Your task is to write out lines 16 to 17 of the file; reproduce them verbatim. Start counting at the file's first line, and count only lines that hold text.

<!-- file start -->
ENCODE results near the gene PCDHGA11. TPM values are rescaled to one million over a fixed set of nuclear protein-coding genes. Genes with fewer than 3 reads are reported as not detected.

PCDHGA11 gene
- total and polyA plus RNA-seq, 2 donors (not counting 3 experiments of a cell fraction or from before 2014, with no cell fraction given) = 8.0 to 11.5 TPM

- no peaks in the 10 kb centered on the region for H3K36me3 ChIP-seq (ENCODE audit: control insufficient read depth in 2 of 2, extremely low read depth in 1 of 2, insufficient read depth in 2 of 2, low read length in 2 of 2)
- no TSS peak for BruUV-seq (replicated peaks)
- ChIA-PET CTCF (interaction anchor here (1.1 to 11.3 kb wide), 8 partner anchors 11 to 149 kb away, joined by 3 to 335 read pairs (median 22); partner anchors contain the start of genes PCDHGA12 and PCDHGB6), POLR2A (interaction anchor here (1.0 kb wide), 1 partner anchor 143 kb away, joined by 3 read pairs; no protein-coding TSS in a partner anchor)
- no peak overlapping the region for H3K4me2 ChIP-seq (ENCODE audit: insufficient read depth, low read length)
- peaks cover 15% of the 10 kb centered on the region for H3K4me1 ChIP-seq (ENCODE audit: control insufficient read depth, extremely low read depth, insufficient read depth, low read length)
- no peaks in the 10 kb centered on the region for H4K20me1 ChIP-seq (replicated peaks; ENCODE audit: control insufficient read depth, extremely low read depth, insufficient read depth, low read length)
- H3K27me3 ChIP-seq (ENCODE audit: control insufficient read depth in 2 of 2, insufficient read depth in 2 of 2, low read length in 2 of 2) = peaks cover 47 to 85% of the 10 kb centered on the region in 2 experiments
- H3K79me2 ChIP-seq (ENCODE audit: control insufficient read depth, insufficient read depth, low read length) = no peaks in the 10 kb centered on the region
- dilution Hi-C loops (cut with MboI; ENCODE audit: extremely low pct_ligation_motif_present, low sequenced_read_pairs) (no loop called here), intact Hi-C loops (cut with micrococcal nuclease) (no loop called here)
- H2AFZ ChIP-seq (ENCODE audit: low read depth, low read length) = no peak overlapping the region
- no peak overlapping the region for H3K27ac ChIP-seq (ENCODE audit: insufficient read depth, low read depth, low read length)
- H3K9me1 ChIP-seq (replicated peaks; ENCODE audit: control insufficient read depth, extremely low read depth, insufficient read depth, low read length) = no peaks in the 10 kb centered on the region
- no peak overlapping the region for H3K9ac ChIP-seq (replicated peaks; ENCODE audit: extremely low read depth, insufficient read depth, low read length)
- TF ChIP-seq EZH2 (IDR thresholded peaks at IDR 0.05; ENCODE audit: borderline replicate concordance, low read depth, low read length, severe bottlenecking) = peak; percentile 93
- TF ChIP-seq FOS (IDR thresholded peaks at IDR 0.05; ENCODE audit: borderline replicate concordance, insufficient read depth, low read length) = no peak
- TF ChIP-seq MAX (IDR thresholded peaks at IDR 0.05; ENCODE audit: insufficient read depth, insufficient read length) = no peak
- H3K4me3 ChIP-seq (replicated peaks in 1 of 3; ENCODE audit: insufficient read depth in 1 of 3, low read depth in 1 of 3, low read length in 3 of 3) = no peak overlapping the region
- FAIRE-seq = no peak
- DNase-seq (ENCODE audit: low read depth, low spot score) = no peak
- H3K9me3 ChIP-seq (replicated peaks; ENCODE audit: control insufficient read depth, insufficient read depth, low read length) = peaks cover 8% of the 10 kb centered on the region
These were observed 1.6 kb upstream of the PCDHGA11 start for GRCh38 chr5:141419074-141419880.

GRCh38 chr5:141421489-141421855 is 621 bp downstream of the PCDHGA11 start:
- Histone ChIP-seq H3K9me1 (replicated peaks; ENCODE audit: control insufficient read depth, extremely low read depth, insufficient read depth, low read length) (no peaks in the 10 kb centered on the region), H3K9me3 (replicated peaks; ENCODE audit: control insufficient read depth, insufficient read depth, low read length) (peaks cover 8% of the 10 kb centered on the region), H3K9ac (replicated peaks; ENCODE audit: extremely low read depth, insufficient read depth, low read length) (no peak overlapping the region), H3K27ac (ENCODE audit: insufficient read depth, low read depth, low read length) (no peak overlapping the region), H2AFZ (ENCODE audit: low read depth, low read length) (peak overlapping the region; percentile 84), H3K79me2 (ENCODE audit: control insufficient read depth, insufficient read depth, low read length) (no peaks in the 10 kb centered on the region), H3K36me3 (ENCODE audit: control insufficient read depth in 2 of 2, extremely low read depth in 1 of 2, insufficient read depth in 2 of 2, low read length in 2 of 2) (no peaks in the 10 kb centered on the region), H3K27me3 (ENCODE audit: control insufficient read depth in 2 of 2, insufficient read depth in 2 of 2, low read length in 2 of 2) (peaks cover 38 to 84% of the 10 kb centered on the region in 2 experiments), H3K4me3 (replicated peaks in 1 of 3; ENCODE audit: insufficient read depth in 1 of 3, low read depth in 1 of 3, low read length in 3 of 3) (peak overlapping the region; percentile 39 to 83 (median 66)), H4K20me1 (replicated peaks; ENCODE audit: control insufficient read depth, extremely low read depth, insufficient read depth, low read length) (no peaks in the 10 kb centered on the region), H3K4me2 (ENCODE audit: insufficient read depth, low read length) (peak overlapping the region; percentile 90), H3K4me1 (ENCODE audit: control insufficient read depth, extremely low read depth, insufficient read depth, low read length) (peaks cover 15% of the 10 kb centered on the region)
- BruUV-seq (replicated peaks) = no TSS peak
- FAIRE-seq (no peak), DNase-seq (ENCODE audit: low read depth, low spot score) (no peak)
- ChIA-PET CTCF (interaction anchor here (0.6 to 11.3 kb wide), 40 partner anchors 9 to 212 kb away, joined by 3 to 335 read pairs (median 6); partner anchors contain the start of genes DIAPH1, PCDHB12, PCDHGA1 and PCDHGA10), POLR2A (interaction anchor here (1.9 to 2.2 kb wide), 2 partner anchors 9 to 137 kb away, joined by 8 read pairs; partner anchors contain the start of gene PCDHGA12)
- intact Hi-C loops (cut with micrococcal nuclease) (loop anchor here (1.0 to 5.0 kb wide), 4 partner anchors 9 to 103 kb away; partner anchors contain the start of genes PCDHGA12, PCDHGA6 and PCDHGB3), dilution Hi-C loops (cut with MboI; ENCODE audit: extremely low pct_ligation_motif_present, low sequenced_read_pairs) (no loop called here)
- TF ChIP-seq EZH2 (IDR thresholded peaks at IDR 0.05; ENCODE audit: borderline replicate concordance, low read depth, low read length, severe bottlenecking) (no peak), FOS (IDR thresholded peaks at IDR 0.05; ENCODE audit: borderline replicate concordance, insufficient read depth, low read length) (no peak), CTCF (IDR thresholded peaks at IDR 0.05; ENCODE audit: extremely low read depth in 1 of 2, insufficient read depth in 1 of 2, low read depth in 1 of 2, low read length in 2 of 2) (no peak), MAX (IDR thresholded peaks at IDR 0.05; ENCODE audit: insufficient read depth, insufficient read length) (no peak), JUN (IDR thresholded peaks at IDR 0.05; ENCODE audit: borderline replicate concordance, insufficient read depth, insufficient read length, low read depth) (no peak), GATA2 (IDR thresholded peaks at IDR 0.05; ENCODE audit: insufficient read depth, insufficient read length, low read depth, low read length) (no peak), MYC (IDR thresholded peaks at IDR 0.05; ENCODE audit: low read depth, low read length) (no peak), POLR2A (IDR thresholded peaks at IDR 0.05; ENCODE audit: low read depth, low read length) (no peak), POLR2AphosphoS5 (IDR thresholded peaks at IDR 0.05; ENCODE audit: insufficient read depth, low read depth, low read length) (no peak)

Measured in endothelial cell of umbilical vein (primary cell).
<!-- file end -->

- no peak overlapping the region for H3K9ac ChIP-seq (replicated peaks; ENCODE audit: extremely low read depth, insufficient read depth, low read length)
- TF ChIP-seq EZH2 (IDR thresholded peaks at IDR 0.05; ENCODE audit: borderline replicate concordance, low read depth, low read length, severe bottlenecking) = peak; percentile 93